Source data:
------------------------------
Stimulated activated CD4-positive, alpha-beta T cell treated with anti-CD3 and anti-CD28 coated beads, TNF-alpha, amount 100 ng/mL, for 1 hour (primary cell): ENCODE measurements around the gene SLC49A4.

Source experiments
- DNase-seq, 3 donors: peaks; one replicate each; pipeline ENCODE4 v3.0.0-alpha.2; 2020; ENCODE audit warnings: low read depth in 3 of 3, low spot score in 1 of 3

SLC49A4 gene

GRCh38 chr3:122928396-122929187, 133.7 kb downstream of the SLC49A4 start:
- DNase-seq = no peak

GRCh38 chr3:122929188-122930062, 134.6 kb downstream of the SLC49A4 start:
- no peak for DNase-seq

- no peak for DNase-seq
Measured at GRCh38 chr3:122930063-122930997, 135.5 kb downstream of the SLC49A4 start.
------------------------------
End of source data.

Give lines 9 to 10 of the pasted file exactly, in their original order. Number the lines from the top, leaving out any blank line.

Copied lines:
- no peak for DNase-seq
Measured at GRCh38 chr3:122930063-122930997, 135.5 kb downstream of the SLC49A4 start.